Mr Hinde's work uncovered part of a chapel complex, thought to be 13th century, and created a basic survey of visible earthworks. A more accurate survey was made by Newcastle University in 1992 which helped us consider our trench locations. Of course a fly in the ointment appeared when we discovered aerial photographs showing World War II trenches dug across the promontory.

St Ebbas chapel is situated on Ebbs Nook, a promontory of the Northumberland coast. This name suggested a link with the 7th century saint St Ebbas and the team were keen to see if this name association had any truth in it. But, despite the work of previous investigators, the age and layout of the site remained unclear. Was the site indeed a chapel complex? Were the mounds visible across the area evidence of an earlier, perhaps prehistoric use of the area? Could we find any evidence of 7th century links to St Ebbas? These were the questions the team hoped to be able to answer. Our first task was to update earlier survey work to ensure the accuracy of our trench locations. Of course John had a few problems with his survey work - the site was so lumpy and bumpy with such shallow topsoil that the usual geophysical survey techniques were not as easy as they could have been. We also had one final consideration - the site was eroding into the sea fast. This was going to be a rescue dig.

Our first trench went in to investigate reported burials and to get an idea of the preservation of the chapel buildings. With the very shallow soil at the site overlying the bedrock, we soon discovered building remains and the inevitable burials, many very well preserved. By the end of day one much of the team were pretty busy. None of this was helping us push the date of the site back. The mysterious mounds close to the chapel structure seemed as if they might hold the answer - prehistoric perhaps? Mick thought these could, in fact, be an earlier, perhaps 7th century structure. By the beginning of day two it was time for another trench.

Meanwhile, Phil's work in the chapel wasn't proving conclusive as plenty of Victorian and later pottery was turning up perhaps from earlier excavations. Our new trench over the mysterious mound was confusing as far as the geophysical survey results were concerned but it appeared that the World War II defences had at least missed the mound. Could this area give us the early date we were looking for? Matt soon discovered indications of what appeared to be an earlier structure at a different alignment to the later chapel buildings - that seemed to include human remains. Matt felt we could have a cist - a stone constructed burial, Mick felt it could be the base for a stone cross. Despite all the theorising none of our trenches were delivering any dating material. This presented us with a problem - if we couldn't date the site, one of our main aims, then our work would be for nothing.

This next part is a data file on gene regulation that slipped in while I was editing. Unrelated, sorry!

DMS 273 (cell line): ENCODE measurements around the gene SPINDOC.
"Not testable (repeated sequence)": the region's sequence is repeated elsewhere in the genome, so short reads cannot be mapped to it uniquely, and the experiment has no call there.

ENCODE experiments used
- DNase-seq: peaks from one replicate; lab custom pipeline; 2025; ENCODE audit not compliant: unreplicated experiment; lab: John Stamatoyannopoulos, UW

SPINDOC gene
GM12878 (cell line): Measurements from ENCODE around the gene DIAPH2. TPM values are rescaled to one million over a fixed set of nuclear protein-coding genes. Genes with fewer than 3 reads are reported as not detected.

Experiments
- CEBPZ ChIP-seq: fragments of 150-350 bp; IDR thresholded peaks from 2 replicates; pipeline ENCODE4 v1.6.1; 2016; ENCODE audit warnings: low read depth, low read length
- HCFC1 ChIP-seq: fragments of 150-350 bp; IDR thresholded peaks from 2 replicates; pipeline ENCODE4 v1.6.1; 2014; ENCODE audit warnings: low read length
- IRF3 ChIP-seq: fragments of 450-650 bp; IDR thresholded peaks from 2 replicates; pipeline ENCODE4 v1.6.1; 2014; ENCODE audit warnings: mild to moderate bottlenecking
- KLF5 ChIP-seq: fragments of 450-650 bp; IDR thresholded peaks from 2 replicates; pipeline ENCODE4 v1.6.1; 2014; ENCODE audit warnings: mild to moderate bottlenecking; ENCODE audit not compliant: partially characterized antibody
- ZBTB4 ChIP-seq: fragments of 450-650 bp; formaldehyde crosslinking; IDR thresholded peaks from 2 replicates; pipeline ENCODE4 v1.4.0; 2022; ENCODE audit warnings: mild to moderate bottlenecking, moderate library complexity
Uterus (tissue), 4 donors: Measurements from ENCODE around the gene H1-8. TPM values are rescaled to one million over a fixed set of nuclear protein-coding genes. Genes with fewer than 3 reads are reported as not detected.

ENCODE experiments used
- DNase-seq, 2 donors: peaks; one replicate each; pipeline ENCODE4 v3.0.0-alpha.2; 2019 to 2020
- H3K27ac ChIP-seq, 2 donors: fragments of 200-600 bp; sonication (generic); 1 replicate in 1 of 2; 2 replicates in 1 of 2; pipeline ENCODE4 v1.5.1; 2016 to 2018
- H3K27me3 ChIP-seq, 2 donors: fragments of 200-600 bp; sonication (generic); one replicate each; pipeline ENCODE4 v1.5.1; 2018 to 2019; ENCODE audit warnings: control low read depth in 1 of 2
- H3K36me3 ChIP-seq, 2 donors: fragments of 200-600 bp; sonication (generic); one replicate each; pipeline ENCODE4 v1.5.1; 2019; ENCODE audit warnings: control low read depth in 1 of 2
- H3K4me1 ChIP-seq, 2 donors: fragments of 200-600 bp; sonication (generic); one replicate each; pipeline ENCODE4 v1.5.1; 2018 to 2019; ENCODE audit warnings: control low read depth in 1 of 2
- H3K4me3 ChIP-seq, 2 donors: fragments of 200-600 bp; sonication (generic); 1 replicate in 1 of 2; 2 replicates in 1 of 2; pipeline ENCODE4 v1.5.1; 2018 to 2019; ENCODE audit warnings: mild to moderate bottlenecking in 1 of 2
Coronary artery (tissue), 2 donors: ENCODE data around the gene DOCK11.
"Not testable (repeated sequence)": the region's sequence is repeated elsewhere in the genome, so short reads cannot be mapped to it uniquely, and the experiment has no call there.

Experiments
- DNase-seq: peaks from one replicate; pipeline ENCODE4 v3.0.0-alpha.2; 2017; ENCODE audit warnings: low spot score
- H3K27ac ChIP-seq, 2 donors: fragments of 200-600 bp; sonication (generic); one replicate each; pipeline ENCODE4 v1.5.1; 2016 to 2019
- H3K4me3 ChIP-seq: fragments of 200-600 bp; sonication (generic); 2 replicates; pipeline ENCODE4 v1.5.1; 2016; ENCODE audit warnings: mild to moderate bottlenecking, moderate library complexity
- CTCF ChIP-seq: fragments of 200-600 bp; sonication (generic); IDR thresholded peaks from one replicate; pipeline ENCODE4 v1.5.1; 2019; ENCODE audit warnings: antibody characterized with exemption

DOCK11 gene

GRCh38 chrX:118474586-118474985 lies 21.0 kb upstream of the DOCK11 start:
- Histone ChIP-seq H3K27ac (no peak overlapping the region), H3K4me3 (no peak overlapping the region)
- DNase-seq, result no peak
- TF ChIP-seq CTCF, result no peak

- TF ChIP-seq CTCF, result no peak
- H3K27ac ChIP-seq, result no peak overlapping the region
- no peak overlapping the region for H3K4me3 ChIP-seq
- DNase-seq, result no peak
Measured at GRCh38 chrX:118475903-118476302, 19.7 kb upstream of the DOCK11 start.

Mick was convinced that our only chance was to remove some of the walling in the later chapel in the hope that earlier architectural styles might give us a dating indication. This work had to be carried out carefully as the site is a protected monument. Luckily English Heritage, guardians of the site, were keen for us to confirm dating and condition of the site to help them manage and protect it in the future. To this end the investigations around the chapel also continued with Cassie opening another trench that held something of a surprise - a cemetery for babies and children. This was a reminder to us of how the site had been used over the centuries and the meaning that it must have had to those living here.

Unfortunately, Micks gambit did not provide us with the architectural detail we were after. One option remained - taking a sample from the human remains at the site in the hope that a radio carbon date could give us the answers we were looking for. With all the burials we were encountering there wasn't any way we could open up any new trenches. Luckily Ian uncovered a burial underlying one of the stone walls of the chapel complex. This discovery was essential as it allowed us to take samples intended to gain some idea of the development of St Ebbas chapel. Since the burials were below the chapel walls we reasoned they would be earlier than the supposedly 13th century structure. Strangely, when the samples came back from the lab the dates suggested that the burials would have occurred between the 16th and 18th centuries - a surprise as it suggested the area stayed in use as a sacred site for centuries after the chapel was abandoned. Well, it wouldn't be Time Team without a surprise or two.